The continuing row over the 'Clintonisation' of Labour overshadowed John Smith's attempts in a television interview yesterday to stress reviving Britain's economy, revamping its 'antiquated constitution' and turning the social security system into a springboard for opportunity as key Labour themes.
The debate between the 'modernisers' and the 'traditionalists' also become more personal as Mr Hattersley accused John Prescott - a rival for the deputy leadership in the 1980s - in a Sunday Times article of trivialising the debate. He charged that 'in the Prescott analysis, the litmus test of genuine socialism is opposition to the Maastricht treaty, support for a basically undemocratic party constitution and willingness to go on losing general elections'.
Mr Hattersley argued that a party committed to redistribution could not continue mortgage tax relief - a course now thought to be under review for the medium term by the Conservatives - but equally had to discuss targeting benefits. Labour, he said, 'cannot pretend that it does not have to choose between concentrating help on those in greatest need and spreading the available funds thinly over rich and poor alike'.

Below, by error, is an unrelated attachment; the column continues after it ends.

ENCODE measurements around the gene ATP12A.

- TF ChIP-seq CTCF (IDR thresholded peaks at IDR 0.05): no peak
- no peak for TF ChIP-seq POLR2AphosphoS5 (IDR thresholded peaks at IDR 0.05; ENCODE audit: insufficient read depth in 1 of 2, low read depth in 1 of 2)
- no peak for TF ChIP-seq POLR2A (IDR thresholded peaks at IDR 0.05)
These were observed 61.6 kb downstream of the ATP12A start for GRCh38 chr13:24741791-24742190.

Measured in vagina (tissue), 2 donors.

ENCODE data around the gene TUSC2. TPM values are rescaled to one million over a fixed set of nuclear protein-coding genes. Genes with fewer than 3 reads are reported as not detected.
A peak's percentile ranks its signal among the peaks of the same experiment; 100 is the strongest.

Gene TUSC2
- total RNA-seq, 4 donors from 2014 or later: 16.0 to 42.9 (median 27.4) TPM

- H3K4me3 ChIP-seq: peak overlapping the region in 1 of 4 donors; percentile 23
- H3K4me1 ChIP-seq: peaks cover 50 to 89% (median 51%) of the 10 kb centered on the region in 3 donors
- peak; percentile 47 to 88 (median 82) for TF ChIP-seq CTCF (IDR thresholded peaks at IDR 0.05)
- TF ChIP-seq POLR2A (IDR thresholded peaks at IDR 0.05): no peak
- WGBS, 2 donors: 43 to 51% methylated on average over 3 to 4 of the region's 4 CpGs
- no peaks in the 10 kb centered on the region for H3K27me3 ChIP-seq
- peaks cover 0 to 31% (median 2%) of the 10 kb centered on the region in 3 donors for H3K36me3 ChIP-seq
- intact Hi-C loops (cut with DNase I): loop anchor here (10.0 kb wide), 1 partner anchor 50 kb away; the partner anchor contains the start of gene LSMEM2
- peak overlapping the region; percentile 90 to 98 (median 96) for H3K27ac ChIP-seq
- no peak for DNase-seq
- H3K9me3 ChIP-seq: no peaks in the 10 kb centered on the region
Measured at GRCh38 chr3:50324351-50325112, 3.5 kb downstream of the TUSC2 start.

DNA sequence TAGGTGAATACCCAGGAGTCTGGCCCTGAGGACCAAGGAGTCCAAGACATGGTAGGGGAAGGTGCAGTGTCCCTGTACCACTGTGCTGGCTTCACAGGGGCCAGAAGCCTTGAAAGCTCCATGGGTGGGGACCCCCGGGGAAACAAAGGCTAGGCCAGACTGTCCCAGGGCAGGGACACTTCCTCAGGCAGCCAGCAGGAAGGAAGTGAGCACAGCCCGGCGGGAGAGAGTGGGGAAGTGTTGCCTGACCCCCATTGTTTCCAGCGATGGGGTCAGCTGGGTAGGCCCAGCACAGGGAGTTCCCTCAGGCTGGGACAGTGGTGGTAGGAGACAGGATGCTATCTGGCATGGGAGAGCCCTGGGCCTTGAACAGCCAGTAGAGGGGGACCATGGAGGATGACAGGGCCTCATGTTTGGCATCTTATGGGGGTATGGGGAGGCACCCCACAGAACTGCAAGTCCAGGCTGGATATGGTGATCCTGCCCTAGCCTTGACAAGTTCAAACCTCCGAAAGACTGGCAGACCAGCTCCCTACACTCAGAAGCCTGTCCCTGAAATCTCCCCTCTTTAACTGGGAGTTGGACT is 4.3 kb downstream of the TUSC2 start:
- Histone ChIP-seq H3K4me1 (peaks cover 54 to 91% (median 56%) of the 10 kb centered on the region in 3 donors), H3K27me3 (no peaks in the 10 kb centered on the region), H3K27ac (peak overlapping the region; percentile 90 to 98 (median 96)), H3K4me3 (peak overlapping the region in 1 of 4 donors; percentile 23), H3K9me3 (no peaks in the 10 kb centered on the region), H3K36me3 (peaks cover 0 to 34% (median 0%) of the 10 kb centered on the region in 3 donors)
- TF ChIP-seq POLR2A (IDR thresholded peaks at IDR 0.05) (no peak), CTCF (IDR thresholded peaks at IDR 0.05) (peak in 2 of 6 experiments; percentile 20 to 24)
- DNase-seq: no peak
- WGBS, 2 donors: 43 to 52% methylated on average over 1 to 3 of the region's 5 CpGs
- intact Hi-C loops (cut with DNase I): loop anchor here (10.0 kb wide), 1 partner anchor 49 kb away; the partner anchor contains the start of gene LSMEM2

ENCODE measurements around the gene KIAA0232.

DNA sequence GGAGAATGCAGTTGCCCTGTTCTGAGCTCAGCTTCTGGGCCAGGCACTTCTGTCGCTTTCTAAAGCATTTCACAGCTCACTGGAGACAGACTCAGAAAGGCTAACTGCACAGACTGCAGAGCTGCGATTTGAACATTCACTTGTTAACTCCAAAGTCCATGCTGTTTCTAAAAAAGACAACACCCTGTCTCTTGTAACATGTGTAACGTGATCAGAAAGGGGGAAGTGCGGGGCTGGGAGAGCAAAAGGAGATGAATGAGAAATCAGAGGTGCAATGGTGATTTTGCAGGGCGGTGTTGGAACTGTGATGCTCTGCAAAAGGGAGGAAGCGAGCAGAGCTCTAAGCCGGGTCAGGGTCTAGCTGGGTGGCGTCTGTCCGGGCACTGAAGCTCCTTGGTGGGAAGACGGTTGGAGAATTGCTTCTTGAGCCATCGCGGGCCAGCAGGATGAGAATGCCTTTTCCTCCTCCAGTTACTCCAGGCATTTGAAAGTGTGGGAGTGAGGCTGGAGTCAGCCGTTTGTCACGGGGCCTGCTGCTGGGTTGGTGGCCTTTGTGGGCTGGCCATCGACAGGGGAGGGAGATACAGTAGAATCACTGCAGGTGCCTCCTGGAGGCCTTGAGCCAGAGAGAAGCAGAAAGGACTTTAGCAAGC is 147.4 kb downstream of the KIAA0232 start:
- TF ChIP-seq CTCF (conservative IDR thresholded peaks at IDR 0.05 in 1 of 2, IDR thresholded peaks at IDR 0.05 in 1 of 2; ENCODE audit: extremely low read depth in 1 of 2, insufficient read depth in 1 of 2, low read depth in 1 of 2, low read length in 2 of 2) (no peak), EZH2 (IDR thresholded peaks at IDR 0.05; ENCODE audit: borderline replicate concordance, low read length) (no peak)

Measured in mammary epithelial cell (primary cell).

Mr Smith, on Breakfast with Frost, defended universal child benefit but said the state should be enabling. 'What the state ought to do these days is not go round to people and say 'Look, we will guarantee everything for you'; what they ought to say is 'Look, here's an opportunity'.'
After a weekend conference with key advisers to President- elect Bill Clinton, Mr Smith said there were lessons to be learned but he ruled out 'Clintonisation' of policy.
Mr Smith's comments, however, came as Patricia Hewitt and Philip Gould, two key Labour advisers, argued in the first edition of a Labour journal, Renewal, that the first lesson of the Clinton campaign was to forge 'a new political identity', rather than to be seen, like Labour, as 'the party of the poor and the past'.
Clare Short, a Labour frontbencher and national executive member, said she feared Mr Clinton's victory was being used to 'legitimise' an agenda 'to get rid of all our old values, be embarrassed about the unions, and don't talk about the poor'.
There was no point in having a Labour Party, she said on BBC Radio 4's The World this Weekend, if it 'dumps the unions and the poor'.
Donald Dewar, the party's social security spokesman, attempted to calm such fears in a speech in Oxford. He rejected the idea that 'Labour must be beastly to the poor to convince Essex man that we are on his side'.Reuse content